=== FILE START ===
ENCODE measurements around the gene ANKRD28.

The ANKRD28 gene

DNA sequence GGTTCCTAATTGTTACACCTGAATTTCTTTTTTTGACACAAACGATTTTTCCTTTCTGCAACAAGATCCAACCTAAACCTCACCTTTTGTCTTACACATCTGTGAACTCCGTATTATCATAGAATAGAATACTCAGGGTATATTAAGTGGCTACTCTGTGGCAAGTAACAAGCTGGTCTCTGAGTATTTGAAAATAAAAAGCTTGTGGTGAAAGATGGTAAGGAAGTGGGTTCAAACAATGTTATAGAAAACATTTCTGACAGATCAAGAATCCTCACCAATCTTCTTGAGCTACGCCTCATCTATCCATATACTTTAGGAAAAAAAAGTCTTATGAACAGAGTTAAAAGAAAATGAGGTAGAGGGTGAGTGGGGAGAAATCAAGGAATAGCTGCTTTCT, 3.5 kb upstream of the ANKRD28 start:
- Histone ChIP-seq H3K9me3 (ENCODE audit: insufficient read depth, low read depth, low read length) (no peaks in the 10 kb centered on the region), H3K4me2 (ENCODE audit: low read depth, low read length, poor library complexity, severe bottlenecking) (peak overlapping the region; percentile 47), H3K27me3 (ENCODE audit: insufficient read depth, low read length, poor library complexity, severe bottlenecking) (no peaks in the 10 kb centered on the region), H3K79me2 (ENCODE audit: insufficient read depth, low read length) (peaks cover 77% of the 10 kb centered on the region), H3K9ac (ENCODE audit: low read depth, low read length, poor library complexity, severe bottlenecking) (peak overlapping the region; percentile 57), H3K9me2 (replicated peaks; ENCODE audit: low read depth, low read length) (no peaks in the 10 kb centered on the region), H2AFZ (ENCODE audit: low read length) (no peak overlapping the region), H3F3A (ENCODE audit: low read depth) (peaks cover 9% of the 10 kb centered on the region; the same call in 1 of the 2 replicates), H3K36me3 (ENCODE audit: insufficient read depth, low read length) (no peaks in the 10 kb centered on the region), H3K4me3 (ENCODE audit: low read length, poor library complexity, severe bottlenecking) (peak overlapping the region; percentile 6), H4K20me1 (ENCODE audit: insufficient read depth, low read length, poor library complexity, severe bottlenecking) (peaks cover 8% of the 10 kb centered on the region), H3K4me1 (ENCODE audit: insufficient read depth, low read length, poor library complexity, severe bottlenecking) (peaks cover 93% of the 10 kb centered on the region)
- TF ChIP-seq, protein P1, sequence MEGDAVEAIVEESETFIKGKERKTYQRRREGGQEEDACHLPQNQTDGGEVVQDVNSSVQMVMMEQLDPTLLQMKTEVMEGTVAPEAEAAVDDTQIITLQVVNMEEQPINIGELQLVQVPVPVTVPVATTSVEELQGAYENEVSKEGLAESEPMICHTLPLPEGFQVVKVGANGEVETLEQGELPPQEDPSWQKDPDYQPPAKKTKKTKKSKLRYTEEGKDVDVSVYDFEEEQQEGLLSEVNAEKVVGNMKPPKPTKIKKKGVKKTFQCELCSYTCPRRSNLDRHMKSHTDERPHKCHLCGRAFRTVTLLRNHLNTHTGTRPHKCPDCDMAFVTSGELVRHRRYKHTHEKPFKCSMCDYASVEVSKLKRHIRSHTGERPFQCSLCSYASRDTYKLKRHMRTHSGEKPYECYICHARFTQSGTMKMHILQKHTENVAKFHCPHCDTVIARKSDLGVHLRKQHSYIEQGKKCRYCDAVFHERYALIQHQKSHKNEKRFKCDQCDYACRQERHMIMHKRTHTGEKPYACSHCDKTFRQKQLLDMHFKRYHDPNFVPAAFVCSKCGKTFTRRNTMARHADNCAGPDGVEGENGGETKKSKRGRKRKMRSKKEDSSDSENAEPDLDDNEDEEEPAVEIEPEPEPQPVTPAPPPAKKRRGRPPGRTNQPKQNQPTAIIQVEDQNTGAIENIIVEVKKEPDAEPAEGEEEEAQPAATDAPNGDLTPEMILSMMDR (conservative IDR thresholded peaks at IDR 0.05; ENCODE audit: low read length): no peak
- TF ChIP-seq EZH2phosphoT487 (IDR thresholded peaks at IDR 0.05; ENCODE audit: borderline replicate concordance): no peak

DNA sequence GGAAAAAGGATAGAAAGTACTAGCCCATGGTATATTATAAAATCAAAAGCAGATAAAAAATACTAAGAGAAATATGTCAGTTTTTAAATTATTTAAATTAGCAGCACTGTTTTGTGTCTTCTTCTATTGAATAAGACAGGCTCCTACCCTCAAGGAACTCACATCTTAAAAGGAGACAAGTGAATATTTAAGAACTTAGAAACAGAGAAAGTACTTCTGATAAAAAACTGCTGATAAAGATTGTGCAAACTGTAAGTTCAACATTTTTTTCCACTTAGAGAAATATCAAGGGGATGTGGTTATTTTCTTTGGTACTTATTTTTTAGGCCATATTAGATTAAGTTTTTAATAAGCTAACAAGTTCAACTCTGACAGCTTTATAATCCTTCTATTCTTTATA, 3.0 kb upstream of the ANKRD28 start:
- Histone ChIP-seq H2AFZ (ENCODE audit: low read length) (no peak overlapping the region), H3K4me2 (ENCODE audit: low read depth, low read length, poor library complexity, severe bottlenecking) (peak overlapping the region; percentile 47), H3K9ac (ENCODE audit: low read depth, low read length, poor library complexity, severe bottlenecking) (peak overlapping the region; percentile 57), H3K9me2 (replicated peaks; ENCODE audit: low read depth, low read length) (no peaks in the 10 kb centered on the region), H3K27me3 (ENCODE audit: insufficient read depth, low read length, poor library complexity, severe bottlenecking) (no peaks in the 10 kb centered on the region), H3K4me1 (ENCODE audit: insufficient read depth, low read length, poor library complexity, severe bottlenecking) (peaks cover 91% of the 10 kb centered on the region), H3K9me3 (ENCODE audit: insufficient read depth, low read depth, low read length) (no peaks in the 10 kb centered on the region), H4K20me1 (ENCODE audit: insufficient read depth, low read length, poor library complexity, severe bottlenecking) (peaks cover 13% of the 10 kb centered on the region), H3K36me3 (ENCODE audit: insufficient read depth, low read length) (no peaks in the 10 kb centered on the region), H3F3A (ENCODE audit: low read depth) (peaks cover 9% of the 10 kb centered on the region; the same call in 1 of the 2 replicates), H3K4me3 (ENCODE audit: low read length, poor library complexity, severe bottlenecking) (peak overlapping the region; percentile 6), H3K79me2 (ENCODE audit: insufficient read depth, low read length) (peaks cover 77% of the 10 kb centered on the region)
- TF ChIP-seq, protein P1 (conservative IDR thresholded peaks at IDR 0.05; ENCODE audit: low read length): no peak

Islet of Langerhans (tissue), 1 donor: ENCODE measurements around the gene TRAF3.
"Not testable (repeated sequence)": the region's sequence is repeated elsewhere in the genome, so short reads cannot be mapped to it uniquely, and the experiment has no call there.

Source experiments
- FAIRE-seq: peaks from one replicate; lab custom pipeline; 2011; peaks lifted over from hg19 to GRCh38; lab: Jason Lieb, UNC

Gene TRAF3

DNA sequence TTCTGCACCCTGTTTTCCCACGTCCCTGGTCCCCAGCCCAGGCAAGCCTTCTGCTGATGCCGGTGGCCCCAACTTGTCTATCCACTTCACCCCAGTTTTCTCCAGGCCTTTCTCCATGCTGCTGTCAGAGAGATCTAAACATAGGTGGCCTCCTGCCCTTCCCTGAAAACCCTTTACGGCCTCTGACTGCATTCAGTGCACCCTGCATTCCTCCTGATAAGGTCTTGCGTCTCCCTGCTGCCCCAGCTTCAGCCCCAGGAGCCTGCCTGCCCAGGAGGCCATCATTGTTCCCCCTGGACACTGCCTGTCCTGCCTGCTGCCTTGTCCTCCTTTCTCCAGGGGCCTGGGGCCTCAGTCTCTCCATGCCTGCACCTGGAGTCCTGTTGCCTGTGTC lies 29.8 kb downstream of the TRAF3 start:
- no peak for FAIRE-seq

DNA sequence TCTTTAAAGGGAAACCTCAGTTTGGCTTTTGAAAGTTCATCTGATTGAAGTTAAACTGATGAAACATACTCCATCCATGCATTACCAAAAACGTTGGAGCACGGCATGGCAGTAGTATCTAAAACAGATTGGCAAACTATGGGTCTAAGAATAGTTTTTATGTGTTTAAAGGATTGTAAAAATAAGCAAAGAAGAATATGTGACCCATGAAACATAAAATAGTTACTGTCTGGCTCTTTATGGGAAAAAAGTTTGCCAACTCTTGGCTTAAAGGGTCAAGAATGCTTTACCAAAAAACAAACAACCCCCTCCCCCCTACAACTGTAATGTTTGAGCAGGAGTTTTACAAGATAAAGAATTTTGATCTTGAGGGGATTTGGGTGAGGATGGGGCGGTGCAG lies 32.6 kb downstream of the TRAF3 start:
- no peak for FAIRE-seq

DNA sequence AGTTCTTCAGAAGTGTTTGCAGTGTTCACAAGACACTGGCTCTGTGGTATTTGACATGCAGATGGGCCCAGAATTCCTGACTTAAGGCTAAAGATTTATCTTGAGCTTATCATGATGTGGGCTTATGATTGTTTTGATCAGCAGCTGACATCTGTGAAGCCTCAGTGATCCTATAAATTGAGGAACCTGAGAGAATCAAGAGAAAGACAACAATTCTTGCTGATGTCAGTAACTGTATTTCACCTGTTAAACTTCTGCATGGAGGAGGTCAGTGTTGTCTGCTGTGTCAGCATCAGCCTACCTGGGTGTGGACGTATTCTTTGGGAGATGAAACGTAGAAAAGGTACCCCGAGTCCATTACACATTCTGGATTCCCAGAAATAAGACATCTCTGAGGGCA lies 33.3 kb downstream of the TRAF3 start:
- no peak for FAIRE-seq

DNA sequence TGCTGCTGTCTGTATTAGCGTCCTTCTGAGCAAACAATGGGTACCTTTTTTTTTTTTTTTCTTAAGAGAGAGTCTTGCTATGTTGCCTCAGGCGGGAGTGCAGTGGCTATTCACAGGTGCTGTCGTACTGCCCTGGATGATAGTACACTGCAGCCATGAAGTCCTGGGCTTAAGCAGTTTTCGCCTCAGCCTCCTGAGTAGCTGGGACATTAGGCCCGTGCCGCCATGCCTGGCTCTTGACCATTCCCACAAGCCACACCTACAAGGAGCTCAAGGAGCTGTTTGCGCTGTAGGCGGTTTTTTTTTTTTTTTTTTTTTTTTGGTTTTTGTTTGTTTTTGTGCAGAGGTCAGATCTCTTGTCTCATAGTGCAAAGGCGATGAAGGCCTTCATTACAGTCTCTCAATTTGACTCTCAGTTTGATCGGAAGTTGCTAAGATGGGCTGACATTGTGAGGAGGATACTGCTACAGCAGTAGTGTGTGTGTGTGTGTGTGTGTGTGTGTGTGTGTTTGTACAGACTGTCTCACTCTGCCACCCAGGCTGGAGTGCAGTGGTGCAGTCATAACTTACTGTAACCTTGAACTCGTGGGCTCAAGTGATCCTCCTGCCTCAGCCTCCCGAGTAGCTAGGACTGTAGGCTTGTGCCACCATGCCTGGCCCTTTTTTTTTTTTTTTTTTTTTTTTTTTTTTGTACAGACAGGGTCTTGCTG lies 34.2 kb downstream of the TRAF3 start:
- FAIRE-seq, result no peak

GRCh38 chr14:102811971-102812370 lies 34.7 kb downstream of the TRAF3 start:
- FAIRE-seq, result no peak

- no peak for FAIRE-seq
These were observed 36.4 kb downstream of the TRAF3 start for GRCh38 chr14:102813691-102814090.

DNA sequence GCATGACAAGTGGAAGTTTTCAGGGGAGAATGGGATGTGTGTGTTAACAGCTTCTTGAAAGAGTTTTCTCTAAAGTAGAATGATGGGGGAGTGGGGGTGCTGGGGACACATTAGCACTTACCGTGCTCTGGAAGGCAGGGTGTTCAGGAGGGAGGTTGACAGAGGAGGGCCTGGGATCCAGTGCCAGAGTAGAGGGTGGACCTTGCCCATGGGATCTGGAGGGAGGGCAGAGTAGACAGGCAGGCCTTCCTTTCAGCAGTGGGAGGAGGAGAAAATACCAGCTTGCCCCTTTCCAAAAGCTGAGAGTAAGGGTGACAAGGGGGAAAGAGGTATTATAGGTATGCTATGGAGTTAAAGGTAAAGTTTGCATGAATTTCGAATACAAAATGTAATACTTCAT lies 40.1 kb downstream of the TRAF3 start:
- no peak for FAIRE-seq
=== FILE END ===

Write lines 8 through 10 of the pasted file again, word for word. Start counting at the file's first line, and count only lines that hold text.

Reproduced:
- Histone ChIP-seq H2AFZ (ENCODE audit: low read length) (no peak overlapping the region), H3K4me2 (ENCODE audit: low read depth, low read length, poor library complexity, severe bottlenecking) (peak overlapping the region; percentile 47), H3K9ac (ENCODE audit: low read depth, low read length, poor library complexity, severe bottlenecking) (peak overlapping the region; percentile 57), H3K9me2 (replicated peaks; ENCODE audit: low read depth, low read length) (no peaks in the 10 kb centered on the region), H3K27me3 (ENCODE audit: insufficient read depth, low read length, poor library complexity, severe bottlenecking) (no peaks in the 10 kb centered on the region), H3K4me1 (ENCODE audit: insufficient read depth, low read length, poor library complexity, severe bottlenecking) (peaks cover 91% of the 10 kb centered on the region), H3K9me3 (ENCODE audit: insufficient read depth, low read depth, low read length) (no peaks in the 10 kb centered on the region), H4K20me1 (ENCODE audit: insufficient read depth, low read length, poor library complexity, severe bottlenecking) (peaks cover 13% of the 10 kb centered on the region), H3K36me3 (ENCODE audit: insufficient read depth, low read length) (no peaks in the 10 kb centered on the region), H3F3A (ENCODE audit: low read depth) (peaks cover 9% of the 10 kb centered on the region; the same call in 1 of the 2 replicates), H3K4me3 (ENCODE audit: low read length, poor library complexity, severe bottlenecking) (peak overlapping the region; percentile 6), H3K79me2 (ENCODE audit: insufficient read depth, low read length) (peaks cover 77% of the 10 kb centered on the region)
- TF ChIP-seq, protein P1 (conservative IDR thresholded peaks at IDR 0.05; ENCODE audit: low read length): no peak

Islet of Langerhans (tissue), 1 donor: ENCODE measurements around the gene TRAF3.